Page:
6/10 #ryansbooze ryansbooze.com

Creemore Springs Mad & Noisy Coconut Porter – American Porter at 5.6% ABV

Creemore Springs Mad & Noisy Coconut Porter American Porter at 5.6% ABV (C$3.83 at NLC Stavanger, 473 ml, packaged on 1-Oct-2018, acquired 20-Nov-2018, reviewed 20-Nov-2018)

Appearance: clear deep brown with slight relief around the margins, one finger of fluffy beige head diminishing gradually to a thin cap and ring, spotty lacing. (3/5) Aroma: roasty malts, chocolate, light nuts. (6/10) Taste: moderate sweet, moderate bitter, light metallic. (6/10) Palate: medium body tending slightly thin, moderate carbonation, off-dry medium bitter slightly metallic finish. (3/5)

Definitely far too light in the body for the style: flavours like this work best with a thick, chewy beer. In addition, there’s a slightly metallic edge in the finish, that I suspect is exacerbated by the thinness of the body. Worst of all, though, is the pretty much complete absence of coconut! I understand that some people don’t like coconut (those people are wrong, by the way) but presumably they wouldn’t be the target audience here in any case, so why not actually have some coconut flavour? I’d probably have scored both aroma and taste higher had there actually been any perceptible coconut – but there wasn’t. (12/20)

6/10 #ryansbooze ryansbooze.com

Good Mood Brewery Harvest Pale Ale – American Pale Ale at 5.5% ABV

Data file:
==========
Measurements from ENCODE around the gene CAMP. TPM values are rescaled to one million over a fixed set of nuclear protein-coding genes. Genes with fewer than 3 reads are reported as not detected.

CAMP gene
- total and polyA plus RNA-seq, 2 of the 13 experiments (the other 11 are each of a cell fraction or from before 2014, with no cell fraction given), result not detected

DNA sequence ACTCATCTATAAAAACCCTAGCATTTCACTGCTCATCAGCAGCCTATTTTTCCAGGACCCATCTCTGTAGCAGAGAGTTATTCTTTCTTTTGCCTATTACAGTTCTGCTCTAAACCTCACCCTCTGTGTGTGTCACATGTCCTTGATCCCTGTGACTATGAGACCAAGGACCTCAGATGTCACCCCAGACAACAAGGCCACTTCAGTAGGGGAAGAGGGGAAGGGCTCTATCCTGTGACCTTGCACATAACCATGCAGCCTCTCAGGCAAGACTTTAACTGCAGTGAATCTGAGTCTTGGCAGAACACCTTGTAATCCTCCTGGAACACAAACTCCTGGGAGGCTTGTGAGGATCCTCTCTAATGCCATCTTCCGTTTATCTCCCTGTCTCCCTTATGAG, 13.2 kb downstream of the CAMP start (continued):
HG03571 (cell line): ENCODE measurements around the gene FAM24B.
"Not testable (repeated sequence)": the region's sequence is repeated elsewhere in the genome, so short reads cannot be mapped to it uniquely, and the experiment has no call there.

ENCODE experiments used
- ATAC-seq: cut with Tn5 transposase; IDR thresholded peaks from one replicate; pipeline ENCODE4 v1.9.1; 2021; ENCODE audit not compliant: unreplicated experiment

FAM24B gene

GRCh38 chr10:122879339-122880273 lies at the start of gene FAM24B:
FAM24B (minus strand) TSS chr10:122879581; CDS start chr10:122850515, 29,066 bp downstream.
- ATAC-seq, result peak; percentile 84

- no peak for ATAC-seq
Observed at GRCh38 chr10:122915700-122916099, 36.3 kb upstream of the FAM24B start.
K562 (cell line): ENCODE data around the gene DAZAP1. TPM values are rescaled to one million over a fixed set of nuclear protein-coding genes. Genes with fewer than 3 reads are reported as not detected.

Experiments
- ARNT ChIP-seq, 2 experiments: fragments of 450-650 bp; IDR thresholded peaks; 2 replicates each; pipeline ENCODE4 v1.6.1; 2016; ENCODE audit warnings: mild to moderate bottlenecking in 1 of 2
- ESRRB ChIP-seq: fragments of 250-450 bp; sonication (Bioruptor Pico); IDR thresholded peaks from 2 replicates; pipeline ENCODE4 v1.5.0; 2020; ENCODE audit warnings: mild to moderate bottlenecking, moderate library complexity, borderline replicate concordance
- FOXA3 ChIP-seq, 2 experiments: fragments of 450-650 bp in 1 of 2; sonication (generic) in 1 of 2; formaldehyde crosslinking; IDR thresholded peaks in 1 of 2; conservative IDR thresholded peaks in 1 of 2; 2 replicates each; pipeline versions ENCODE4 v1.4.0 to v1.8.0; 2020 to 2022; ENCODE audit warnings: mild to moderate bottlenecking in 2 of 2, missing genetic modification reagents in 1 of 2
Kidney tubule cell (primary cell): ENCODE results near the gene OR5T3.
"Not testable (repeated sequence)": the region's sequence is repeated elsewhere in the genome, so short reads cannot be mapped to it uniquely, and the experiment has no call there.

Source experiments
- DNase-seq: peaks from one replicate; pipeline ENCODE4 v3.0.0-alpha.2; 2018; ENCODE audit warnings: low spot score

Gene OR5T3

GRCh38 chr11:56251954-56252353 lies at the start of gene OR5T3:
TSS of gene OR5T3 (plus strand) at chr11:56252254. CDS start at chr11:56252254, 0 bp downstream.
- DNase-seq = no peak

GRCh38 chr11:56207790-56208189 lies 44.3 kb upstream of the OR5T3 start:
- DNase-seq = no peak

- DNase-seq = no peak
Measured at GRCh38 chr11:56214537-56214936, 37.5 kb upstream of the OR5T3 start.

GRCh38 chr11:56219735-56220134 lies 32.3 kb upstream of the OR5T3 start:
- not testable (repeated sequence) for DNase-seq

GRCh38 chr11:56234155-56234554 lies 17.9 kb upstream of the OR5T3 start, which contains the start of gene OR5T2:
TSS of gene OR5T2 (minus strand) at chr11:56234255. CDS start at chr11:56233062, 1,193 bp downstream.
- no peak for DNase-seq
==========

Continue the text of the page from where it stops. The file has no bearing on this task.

Good Mood Brewery Harvest Pale Ale American Pale Ale at 5.5% ABV (C$2.21 at Collective, 355 ml, no packaging date or best before, acquired 17-Nov-2018, reviewed 19-Nov-2018)

Appearance: clear medium amber with two fingers of rocky ivory head, good retention and moderate soapy lacing. (4/5) Aroma: floral, caramel, stone fruit. (7/10) Taste: moderate sweet, moderate-high bitter, mild spice. (7/10) Palate: medium body, moderate carbonation, off-dry lingering bitter mildly spicy finish. (3/5)

Decent enough if you think of it as an EPA, even though it’s a style I don’t generally prefer. (Though, I guess technically the bitterness is out of spec as an English.) Definite bonus points for the peel-and-stick moustaches in honour of M/November and the associated donation to Prostate Cancer research! (14/20)

7/10 #ryansbooze ryansbooze.com